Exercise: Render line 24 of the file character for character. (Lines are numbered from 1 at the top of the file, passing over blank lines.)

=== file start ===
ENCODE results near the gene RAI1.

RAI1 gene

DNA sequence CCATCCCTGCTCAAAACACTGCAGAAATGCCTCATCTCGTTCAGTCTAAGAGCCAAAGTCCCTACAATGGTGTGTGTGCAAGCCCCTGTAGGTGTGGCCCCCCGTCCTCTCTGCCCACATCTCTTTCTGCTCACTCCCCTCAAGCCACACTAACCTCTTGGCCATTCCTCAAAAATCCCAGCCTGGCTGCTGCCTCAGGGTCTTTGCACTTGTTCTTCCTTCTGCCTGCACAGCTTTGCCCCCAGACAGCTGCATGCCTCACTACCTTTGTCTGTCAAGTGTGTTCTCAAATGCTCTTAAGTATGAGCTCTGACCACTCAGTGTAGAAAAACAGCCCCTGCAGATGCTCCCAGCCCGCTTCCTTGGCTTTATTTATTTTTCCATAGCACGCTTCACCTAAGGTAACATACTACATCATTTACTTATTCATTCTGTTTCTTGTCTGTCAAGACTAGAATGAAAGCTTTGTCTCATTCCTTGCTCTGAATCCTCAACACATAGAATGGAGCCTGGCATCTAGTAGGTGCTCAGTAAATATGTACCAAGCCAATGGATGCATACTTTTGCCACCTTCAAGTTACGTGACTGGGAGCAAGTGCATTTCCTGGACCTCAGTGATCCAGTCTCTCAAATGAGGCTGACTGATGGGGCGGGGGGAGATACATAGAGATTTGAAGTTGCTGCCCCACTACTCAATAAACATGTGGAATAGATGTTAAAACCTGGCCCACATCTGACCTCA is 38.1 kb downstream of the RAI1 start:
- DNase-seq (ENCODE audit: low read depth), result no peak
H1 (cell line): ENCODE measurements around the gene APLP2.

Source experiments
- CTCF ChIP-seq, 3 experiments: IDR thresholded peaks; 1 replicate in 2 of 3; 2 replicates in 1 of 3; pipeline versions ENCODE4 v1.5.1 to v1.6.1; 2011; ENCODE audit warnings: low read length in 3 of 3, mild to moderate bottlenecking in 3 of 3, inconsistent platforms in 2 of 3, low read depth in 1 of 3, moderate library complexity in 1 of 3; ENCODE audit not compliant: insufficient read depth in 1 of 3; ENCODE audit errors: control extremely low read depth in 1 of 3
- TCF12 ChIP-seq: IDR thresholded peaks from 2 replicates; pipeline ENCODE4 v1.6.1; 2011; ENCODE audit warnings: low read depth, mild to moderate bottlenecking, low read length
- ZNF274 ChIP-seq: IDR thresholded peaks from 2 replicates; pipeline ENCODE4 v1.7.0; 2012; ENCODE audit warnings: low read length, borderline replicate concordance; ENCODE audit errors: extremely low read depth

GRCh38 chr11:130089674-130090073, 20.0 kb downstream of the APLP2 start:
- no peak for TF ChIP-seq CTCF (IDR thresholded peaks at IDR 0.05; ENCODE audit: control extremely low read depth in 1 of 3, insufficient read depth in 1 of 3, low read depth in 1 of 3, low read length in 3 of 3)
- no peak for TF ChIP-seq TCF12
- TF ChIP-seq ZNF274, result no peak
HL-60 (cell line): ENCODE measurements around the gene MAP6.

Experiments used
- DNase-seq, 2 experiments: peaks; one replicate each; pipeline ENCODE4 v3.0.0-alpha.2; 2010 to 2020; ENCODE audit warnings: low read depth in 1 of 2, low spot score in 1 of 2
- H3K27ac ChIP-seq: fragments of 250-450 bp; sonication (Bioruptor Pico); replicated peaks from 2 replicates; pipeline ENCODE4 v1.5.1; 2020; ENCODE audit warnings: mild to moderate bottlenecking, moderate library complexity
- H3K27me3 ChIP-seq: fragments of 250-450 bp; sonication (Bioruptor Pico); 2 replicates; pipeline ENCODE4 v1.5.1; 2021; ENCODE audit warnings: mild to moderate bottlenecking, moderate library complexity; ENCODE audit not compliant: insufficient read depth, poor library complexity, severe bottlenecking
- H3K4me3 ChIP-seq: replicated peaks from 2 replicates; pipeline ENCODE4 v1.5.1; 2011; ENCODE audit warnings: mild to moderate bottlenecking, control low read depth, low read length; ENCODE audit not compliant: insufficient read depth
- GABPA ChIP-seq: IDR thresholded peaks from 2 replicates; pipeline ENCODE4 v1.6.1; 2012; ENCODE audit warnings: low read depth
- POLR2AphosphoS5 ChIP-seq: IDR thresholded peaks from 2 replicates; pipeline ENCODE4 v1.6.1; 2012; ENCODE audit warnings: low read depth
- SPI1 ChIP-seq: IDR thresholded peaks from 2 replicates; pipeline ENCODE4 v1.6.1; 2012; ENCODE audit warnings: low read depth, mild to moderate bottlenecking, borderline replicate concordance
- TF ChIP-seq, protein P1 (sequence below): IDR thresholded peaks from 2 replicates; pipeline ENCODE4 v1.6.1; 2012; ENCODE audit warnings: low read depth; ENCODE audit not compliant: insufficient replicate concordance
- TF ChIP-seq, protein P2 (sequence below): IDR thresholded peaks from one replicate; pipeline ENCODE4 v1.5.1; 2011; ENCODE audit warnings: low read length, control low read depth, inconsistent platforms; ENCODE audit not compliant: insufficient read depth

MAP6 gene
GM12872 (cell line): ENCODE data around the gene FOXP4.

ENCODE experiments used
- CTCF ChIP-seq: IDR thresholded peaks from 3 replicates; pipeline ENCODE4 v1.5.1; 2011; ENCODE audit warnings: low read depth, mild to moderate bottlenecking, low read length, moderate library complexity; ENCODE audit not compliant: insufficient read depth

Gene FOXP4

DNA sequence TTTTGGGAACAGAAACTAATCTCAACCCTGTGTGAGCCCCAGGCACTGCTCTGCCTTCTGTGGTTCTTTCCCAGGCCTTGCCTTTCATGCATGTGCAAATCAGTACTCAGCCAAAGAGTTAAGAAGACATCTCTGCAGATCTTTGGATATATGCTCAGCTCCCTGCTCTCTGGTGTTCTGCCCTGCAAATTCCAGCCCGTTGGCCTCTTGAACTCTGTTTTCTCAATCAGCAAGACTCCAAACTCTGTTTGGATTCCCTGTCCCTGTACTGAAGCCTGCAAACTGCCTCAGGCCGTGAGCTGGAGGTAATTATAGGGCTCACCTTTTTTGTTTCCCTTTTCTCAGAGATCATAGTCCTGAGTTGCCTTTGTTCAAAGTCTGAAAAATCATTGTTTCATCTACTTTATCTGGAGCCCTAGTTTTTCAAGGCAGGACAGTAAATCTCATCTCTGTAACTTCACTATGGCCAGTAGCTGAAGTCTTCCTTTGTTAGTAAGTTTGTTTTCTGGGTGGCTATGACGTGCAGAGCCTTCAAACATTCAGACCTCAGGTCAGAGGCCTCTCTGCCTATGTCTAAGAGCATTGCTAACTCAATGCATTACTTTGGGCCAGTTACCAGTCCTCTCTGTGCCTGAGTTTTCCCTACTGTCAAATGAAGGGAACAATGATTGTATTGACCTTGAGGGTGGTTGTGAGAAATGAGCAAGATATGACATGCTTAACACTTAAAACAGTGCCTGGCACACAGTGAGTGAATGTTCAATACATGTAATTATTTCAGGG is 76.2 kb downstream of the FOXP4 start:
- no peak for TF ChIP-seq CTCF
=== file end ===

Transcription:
- TF ChIP-seq, protein P2 (sequence below): IDR thresholded peaks from one replicate; pipeline ENCODE4 v1.5.1; 2011; ENCODE audit warnings: low read length, control low read depth, inconsistent platforms; ENCODE audit not compliant: insufficient read depth